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404) Cold Fusion Is Not Like Hot Fusion
April 4, 2012
This website contains other cold fusion items.
As most of visitors to this Cold Fusion web site know, I occasionally report voices from a private discussion list for CF researchers. Let me
do this again. Instead of revealing names To begin with I will refer to authors as M1, M2, M3, etc., where M stands for Message.
Later I will ask authors for names or initial, to be used, if they prefer. My contributions will be identified by LK.
M1 (in another thread) :
... I would instead suggest the following procedure:
1. Imagine a mechanism.
2. Is that mechanism internally consistent?
3. Is that mechanism compatible with what is generally known in physics and chemistry?
4. Does some kind of special structure (Nuclear Active Environment--NAE) exist, where this mechanism can produce detectable amount of heat and helium? (As a first
approximation ignore transmutation, energetic particles and other less prominent features.)
If the answer to any of the questions 2-4 is negative, return to step 1) and start again; otherwise proceed further.
That sequence makes sense. Fleischmann and Pons ( F&P) had experimental data and the mechanism they imagined was the D-D fusion. They
even reported emission of neutrons, probably thinking about the He3+n decays of compound nuclei. But presence of neutrons was not confirmed
by later investigators. Premature interpretations of experimental data backfired. Referring to this episode, in the article I am preparing,
Fleischmann and Pons made a devastating mistake in 1989. They announced experimental facts and they speculated about interpretation.
They had no evidence that the claimed excess heat was due to a nuclear reaction. The only thing they knew was that it could not be attributed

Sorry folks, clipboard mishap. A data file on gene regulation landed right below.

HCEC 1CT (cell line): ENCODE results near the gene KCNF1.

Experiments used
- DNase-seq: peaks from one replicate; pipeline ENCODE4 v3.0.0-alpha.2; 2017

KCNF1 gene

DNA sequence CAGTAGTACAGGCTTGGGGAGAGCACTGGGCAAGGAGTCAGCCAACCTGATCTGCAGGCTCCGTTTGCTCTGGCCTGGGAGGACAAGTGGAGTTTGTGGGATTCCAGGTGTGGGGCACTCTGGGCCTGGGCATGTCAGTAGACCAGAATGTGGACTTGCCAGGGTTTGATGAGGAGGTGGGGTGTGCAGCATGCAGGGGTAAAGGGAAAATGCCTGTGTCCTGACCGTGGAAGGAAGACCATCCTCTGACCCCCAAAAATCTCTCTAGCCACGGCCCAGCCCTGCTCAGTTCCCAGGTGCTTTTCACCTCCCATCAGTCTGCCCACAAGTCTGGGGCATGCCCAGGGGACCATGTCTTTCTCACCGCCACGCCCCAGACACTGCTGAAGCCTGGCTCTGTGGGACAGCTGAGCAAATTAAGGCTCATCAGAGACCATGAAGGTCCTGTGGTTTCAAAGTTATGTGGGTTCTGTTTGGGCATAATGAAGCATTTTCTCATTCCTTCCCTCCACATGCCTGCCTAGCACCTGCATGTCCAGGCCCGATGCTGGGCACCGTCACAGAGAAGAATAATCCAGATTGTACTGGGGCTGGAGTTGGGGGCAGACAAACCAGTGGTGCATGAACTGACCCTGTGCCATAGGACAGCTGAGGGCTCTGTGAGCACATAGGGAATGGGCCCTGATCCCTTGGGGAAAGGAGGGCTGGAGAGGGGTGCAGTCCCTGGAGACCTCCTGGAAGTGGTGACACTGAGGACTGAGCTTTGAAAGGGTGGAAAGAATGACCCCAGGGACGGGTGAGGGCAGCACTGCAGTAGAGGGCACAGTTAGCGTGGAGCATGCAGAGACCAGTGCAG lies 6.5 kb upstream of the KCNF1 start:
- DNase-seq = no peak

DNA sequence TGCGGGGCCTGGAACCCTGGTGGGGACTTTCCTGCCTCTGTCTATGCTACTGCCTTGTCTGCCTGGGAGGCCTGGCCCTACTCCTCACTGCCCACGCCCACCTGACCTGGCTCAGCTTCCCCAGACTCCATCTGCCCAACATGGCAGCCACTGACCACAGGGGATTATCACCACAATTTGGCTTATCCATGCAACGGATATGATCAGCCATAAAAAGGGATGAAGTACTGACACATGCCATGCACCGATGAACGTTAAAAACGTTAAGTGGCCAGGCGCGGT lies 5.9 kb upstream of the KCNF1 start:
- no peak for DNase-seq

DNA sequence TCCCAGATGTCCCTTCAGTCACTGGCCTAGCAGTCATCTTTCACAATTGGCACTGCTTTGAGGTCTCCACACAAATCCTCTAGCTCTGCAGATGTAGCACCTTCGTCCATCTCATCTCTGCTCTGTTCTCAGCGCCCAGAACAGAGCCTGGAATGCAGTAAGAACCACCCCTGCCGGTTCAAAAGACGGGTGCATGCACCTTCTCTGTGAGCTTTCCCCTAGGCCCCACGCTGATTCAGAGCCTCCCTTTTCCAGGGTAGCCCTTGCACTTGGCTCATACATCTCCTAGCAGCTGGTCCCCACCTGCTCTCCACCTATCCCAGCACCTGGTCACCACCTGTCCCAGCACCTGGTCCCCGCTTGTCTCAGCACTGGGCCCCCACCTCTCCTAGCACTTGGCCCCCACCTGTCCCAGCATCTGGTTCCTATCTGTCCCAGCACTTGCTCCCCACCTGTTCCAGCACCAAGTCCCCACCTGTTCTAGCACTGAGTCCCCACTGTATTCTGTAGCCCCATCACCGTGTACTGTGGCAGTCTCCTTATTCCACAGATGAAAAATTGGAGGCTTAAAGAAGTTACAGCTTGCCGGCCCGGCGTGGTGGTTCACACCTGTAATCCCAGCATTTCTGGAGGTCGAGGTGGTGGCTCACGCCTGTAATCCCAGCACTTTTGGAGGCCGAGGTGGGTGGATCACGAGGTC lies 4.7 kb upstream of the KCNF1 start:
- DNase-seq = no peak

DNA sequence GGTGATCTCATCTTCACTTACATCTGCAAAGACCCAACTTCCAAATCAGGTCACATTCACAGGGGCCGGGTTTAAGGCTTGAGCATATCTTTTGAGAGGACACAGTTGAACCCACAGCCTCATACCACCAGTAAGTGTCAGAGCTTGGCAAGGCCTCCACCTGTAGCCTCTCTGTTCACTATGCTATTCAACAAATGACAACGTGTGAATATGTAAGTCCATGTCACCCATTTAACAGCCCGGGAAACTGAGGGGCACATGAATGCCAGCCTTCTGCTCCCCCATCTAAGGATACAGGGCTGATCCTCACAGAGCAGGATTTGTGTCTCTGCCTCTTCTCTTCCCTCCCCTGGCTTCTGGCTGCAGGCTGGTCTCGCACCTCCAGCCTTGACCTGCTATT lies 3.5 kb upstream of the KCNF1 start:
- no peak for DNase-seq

to a known chemical reaction.
Suppose that the experimental facts had been described without any interpretation, and the phenomenon had been named anomalous
electrolysis. Such a report would not have led to a press conference; it would have been made in the form of an ordinary peer
review publication. Only electrochemists would have been aware of the claim; they would have tried to either confirm or refute it.
The issue of how to explain excess heat would have been addressed later, after the reported phenomenon were confirmed. But that
is not what happened. Instead of focusing on experimental data most critics focused on the disagreements with the theory. Interpretational
mistakes were quickly recognized and this contributed to the premature skepticism toward their experimental data.
I agree Ludwik, this would have been the better approach, except for one fact - the involvement of Steven Jones. Jones was actually studying
hot fusion but both he and F-P imagined they both were seeing the same process. In fact, F-P were not seeing hot fusion but an entirely new
process. But, they both wanted credit. This confusion between hot fusion and LENR, which continues even today, is the source of all
Ludwik, I would rephrase this statement a little to be consistent with my experience (and recollection). In 1989 there was probably nobody
better qualified in the world by intellect and experience than Martin Fleischmann to know that what he and Stan had seen was not "cold hot
fusion". He knew this more certainly than any man. The idea that deuterium involved itself in some form of fusion process to
produce what we now call the Fleischmann Pons Heat Effect (FPHE) was certainly worthy of speculation and the original paper used the word fusion
with a question mark (Fusion?) which was later stripped off. Neutrons were confirmed multiply by later investigators (Menlove,
Wolf, Gozzi, Scaramuzzi, many others) but at levels between 8 and 10 orders of magnitude down on expected hot fusion rates. So it is
not "cold hot fusion" - but nobody serious ever believed that it was. This is a straw man argument used maliciously to discredit
F&P and the field.
The only "faults" I lay at Martin's door are:
1) His implication that repeating the effect would be "easy".
2) His exaggerated faith in the talent of the average electrochemist and belief that a well trained physicist could somehow pick up this skill.
3) His belief that his mode of calorimetry would/should be easily understandable by all.
I am not sure what you mean by "Premature interpretations of experimental data". Without theory all our discussion is premature,
but we have that right and so did Martin - particularly since he had done a number of experiments. I agree with Ed that the prematurity had